Theoretical truth


Theoretical truth

The phrase “Kwik nagenoeg nul,” meaning “quicksilver near enough null,” scrawled in a lab notebook, some time in April 1911, signalled the discovery of superconductivity.

The scrawl was made by Heike Kamerlingh Onnes, who with his colleagues Holst and Flim, discovered that resistance of liquid mercury when cooled to 4.2 degrees Kelvin reached a value so low that it was impossible to measure. This complete absence of electrical resistance characterises superconductivity.

This discovery marked the beginning of a race between Onnes and James Dewar to liquefy helium, in 1908. If the Leiden team had simply wired a piece of lead (or solder) lying around their lab their work would have been easier, for lead has a high superconductivity power, at an ever higher temperature of 7.2 degrees.

Following a suggestion by Paul Ehrenfest, three years later, they produced and measured “persistent currents” (which in theory could last a billion years) in a lead-ring sample. Onnes won the Nobel Prize in 1913 for successfully liquefying helium. The discovery, first published in English in the Dutch Journal Communications from the Physical Laboratory at the University of Leiden (120b, 1911), shocked the scientific community.

After the seminal 1911 discoveries, further research received setbacks for nearly two decades for two reasons. The first was building similar facilities to that of Leiden was expensive and difficult and the secondly,  the state of zero-resistance vanished when the superconducting sample was exposed to even modest magnetic fields!

Meanwhile, other labs in Europe and North America began developing liquid helium cryogenic facilities. In 1933, Meissner and Ochsenfeld observed that any magnetic field near a superconducting sample was expelled once it had been cooled below the temperature at which it loses all resistance.

Later, Keesom and Kok observed that the derivative of the specific heat of a superconductor could suddenly jump when the material is cooled below transition temperature. These twin effects helped formulate the term ‘flux expulsion’.

In the mid-1930s, Shubnikov discovered superconductivity in metallic alloys. These alloys were dubbed ‘Type II superconductors’. They quickly dominated research, especially in Russia, under the leadership of Kapitsa, Landau and Shubnikov. Stalwarts like Ginzburg, Abrikosov and Gorkov also began working in experimental and theoretical research in superconductivity. Much of this work was unknown to the West at that time. The Ginzburg-Landau–Abrikosov-Gorkov or “GLAG” model, even today, underlies all practical applications of superconductivity and related phenomena!

After the discovery of Type II superconductors, (where the field penetrates the sample to finite depth), the London brothers — Fritz and Heinz London — made the first theoretical breakthrough in 1935. They proposed a phenomenological adjustment to Maxwell’s constituent equations to accommodate the notion of ‘penetration depth’ of an applied magnetic field. They formulated two equations for this.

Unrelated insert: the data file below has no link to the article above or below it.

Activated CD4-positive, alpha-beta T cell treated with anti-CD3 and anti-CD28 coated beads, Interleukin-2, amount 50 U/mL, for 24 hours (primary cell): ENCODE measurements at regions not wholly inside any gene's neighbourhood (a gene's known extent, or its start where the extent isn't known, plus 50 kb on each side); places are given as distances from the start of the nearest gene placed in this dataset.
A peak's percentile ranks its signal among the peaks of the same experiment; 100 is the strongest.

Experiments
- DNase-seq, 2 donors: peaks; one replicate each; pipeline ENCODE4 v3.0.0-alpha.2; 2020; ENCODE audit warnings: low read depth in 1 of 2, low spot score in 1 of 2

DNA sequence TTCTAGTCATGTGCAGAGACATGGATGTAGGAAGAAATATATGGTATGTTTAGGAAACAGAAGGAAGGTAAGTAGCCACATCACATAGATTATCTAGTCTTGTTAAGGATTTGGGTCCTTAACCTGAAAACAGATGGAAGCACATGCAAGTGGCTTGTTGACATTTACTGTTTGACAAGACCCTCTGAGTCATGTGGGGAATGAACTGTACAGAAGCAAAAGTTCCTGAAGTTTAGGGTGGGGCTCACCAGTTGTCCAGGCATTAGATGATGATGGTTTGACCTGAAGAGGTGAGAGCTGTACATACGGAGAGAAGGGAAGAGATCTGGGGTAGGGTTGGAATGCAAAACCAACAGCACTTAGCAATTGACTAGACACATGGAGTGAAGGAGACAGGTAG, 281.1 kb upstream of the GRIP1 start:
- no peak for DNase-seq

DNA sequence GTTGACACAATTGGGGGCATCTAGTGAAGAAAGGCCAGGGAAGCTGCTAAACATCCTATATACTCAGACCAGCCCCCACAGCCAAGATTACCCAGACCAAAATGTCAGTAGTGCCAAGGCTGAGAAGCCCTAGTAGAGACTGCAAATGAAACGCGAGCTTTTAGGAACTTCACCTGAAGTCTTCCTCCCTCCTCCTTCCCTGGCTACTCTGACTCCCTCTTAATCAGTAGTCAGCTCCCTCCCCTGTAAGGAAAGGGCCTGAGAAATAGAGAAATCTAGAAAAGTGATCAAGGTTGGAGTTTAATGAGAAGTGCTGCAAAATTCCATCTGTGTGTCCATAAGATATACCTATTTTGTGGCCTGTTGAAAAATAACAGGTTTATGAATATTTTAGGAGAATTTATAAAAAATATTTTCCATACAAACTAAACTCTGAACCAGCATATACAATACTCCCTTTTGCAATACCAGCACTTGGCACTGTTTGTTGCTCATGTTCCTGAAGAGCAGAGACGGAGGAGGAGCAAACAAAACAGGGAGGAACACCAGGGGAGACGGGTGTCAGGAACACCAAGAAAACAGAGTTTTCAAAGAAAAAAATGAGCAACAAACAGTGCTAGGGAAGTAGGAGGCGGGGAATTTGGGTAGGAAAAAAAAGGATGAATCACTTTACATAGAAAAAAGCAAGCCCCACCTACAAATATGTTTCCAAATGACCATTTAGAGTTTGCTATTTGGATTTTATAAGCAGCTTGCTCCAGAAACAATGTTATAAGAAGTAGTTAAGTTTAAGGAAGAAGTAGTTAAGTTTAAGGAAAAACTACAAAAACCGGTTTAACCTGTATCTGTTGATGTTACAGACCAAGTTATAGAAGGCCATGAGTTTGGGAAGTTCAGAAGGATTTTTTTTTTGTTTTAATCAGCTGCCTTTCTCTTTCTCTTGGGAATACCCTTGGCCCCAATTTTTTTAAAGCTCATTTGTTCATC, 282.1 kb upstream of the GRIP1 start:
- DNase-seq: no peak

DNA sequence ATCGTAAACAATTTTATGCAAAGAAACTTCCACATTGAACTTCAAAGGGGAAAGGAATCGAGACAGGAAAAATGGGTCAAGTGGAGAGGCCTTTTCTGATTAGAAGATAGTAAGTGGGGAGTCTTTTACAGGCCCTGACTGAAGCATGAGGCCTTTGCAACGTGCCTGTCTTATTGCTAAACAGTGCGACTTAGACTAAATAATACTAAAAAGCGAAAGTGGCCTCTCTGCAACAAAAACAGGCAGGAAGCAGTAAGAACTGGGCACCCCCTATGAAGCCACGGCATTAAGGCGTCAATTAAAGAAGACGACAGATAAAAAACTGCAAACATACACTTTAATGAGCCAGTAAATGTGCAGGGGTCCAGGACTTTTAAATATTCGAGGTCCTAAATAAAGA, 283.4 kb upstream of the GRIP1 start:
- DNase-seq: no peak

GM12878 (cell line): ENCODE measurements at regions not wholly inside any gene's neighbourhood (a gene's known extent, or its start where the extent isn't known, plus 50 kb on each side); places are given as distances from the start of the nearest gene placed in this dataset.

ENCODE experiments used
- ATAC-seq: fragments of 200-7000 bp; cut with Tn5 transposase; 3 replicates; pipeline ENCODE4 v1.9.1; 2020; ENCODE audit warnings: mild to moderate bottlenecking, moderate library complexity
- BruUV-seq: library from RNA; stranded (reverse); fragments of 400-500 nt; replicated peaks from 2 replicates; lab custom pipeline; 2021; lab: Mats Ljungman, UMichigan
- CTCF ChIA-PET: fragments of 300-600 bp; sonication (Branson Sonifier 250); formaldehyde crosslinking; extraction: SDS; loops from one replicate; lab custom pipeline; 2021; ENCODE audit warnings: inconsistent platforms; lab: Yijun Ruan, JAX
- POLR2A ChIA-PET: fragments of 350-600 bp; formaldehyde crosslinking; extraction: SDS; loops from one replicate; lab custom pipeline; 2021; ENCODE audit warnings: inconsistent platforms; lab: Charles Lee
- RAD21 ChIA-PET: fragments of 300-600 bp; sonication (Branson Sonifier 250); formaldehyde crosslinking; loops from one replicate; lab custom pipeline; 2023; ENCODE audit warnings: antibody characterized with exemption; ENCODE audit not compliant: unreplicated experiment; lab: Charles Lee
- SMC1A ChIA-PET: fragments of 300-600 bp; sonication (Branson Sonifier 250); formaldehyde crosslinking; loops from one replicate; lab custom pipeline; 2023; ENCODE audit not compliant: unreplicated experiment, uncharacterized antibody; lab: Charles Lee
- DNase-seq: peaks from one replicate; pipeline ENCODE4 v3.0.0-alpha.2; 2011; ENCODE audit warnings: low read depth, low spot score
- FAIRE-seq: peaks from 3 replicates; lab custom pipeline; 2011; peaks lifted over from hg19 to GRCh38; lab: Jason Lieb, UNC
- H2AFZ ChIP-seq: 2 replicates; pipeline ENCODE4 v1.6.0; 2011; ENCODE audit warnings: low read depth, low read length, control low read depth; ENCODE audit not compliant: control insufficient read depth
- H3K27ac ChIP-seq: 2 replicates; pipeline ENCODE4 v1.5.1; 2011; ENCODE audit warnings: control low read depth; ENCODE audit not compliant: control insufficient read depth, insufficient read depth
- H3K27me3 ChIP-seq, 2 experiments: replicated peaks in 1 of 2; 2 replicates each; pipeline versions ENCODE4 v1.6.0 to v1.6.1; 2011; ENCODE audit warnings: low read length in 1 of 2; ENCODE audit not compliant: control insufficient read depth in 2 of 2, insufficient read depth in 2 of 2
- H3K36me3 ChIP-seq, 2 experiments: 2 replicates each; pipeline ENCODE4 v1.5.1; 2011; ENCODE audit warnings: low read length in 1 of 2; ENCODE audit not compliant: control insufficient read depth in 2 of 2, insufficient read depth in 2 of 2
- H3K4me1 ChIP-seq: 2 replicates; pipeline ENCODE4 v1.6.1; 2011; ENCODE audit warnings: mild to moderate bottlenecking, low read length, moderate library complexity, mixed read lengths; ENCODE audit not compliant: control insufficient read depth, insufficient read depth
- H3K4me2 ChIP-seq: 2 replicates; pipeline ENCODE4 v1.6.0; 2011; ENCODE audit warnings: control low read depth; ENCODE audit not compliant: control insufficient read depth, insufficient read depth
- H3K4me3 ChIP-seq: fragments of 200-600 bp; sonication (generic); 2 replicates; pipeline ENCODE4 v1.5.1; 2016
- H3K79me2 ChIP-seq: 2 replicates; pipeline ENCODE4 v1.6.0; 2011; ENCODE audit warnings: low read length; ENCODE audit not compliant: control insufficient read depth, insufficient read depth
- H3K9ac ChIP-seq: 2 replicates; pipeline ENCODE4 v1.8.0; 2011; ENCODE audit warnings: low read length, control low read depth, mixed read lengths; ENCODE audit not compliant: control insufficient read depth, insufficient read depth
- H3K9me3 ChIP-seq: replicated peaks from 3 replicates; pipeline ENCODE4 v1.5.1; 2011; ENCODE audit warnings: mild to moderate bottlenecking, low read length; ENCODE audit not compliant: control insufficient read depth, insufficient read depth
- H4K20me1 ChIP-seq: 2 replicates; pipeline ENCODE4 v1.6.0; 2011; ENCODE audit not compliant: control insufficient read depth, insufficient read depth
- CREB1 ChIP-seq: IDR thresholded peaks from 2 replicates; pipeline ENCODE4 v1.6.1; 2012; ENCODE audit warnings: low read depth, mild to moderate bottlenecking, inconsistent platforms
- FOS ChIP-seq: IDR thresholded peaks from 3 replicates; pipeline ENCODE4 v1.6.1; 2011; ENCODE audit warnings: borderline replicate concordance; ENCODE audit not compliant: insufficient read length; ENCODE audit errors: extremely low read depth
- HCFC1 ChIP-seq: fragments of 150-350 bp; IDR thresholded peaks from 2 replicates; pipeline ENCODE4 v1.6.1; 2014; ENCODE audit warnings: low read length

However, progress in understanding the microscopic basis of the phenomena took two more decades, finally leading to what is now called the ‘BCS theory’ (after Bardeen, Cooper and Schrieffer) in 1957 and for which they shared a Nobel Prize in 1972.

The key developments leading to the theory included the work by Cooper that an electron gas is unstable in the presence of weak attractive interactions, leading to electron pairs binding together and an experimental observation by Emanuel Maxwell in 1950. This suggested the involvement of lattice vibrations or ‘phonons’. The BCS theory showed that, given the right conditions, these vibrations could yield the required attractive interactions that allow electrons to pair up, enabling the material to conduct without resistance.

Most superconductors follow the general prescription formulated by BCS, but quite unlike in the framework for example of semiconductor band theory that facilitates the design of bridges, circuits or chips, BCS is poor at pointing out what materials to use or develop to create new superconductors. Which is why the discovery of the so-called high temperature superconductors (above 30 deg.) in layered copper oxide perovskites by Bednorz and Muller in IBM in 1986, triggered a boom in experiments.

Within a year, the compound YBCO, was found to super conduct at an astounding 93 degrees, well above the boiling point of liquid Nitrogen. The record substantiated transition temperature is 138 degrees for fluorinated compound of mercury, barium, calcium and copper oxide (under pressure this can go up to 166 K).

In 2001, Japanese scientist Jun Akimitsu observed that cheap and simple chemical magnesium diboride (MgB2) could superconducts at 39K.  In 2006, another breakthrough by Hideo Hosono and colleagues, who discovered superconductivity in an iron compound, the highest in these materials is now around 55 K. (The highest in an organic superconductor involving bucky balls is at 38K).

Ass far as practical applications are concerned, with a few exceptions like superconducting magnets, there have been far fewer applications than lasers. There have been limitations in applying superconductivity to magnetically-levitated (maglev) trains. Every maglev system apart from the Yamanishi test line in Japan has used conventional technology.  The top speed of the Yamanishi superconducting prototype is only six kilometers per hour faster than the ordinary wheel-on-rail French TGV trains!

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